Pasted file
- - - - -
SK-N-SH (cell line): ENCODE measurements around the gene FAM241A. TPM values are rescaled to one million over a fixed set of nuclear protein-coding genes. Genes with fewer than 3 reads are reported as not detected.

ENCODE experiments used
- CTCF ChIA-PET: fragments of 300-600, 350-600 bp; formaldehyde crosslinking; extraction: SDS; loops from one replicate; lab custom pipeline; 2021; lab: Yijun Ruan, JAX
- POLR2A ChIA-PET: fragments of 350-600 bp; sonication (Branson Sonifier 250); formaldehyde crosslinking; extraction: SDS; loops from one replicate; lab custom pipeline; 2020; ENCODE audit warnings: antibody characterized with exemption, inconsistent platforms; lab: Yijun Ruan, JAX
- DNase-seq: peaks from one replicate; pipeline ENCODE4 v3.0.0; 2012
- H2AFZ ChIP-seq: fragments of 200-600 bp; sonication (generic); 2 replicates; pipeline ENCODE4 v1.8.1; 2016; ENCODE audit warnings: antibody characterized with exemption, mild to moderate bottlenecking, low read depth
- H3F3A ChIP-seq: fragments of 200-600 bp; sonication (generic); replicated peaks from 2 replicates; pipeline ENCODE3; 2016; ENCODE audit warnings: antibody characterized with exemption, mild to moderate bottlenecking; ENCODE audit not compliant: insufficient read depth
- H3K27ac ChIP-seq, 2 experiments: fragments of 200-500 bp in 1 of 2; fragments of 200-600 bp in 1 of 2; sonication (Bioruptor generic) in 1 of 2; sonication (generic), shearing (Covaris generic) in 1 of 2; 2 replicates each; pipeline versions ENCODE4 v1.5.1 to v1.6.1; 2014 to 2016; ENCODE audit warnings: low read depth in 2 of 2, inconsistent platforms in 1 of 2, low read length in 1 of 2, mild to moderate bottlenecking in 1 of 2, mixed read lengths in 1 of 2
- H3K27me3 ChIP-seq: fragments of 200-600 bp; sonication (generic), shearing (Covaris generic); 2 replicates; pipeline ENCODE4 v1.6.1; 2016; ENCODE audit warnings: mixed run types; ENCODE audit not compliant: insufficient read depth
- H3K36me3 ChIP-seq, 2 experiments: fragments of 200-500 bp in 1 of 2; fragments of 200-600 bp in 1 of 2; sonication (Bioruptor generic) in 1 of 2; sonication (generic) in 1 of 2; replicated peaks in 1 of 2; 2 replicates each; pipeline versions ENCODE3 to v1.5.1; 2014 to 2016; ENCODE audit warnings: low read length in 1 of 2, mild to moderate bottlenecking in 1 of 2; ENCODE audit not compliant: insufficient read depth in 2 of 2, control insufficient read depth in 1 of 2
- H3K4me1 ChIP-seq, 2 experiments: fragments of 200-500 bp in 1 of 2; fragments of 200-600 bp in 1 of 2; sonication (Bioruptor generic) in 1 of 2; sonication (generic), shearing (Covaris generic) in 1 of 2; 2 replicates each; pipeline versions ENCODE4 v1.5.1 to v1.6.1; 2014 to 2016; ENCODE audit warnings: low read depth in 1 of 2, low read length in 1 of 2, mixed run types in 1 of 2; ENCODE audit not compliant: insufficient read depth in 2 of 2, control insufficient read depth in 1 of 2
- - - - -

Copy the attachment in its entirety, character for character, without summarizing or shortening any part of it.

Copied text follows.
SK-N-SH (cell line): ENCODE measurements around the gene FAM241A. TPM values are rescaled to one million over a fixed set of nuclear protein-coding genes. Genes with fewer than 3 reads are reported as not detected.

ENCODE experiments used
- CTCF ChIA-PET: fragments of 300-600, 350-600 bp; formaldehyde crosslinking; extraction: SDS; loops from one replicate; lab custom pipeline; 2021; lab: Yijun Ruan, JAX
- POLR2A ChIA-PET: fragments of 350-600 bp; sonication (Branson Sonifier 250); formaldehyde crosslinking; extraction: SDS; loops from one replicate; lab custom pipeline; 2020; ENCODE audit warnings: antibody characterized with exemption, inconsistent platforms; lab: Yijun Ruan, JAX
- DNase-seq: peaks from one replicate; pipeline ENCODE4 v3.0.0; 2012
- H2AFZ ChIP-seq: fragments of 200-600 bp; sonication (generic); 2 replicates; pipeline ENCODE4 v1.8.1; 2016; ENCODE audit warnings: antibody characterized with exemption, mild to moderate bottlenecking, low read depth
- H3F3A ChIP-seq: fragments of 200-600 bp; sonication (generic); replicated peaks from 2 replicates; pipeline ENCODE3; 2016; ENCODE audit warnings: antibody characterized with exemption, mild to moderate bottlenecking; ENCODE audit not compliant: insufficient read depth
- H3K27ac ChIP-seq, 2 experiments: fragments of 200-500 bp in 1 of 2; fragments of 200-600 bp in 1 of 2; sonication (Bioruptor generic) in 1 of 2; sonication (generic), shearing (Covaris generic) in 1 of 2; 2 replicates each; pipeline versions ENCODE4 v1.5.1 to v1.6.1; 2014 to 2016; ENCODE audit warnings: low read depth in 2 of 2, inconsistent platforms in 1 of 2, low read length in 1 of 2, mild to moderate bottlenecking in 1 of 2, mixed read lengths in 1 of 2
- H3K27me3 ChIP-seq: fragments of 200-600 bp; sonication (generic), shearing (Covaris generic); 2 replicates; pipeline ENCODE4 v1.6.1; 2016; ENCODE audit warnings: mixed run types; ENCODE audit not compliant: insufficient read depth
- H3K36me3 ChIP-seq, 2 experiments: fragments of 200-500 bp in 1 of 2; fragments of 200-600 bp in 1 of 2; sonication (Bioruptor generic) in 1 of 2; sonication (generic) in 1 of 2; replicated peaks in 1 of 2; 2 replicates each; pipeline versions ENCODE3 to v1.5.1; 2014 to 2016; ENCODE audit warnings: low read length in 1 of 2, mild to moderate bottlenecking in 1 of 2; ENCODE audit not compliant: insufficient read depth in 2 of 2, control insufficient read depth in 1 of 2
- H3K4me1 ChIP-seq, 2 experiments: fragments of 200-500 bp in 1 of 2; fragments of 200-600 bp in 1 of 2; sonication (Bioruptor generic) in 1 of 2; sonication (generic), shearing (Covaris generic) in 1 of 2; 2 replicates each; pipeline versions ENCODE4 v1.5.1 to v1.6.1; 2014 to 2016; ENCODE audit warnings: low read depth in 1 of 2, low read length in 1 of 2, mixed run types in 1 of 2; ENCODE audit not compliant: insufficient read depth in 2 of 2, control insufficient read depth in 1 of 2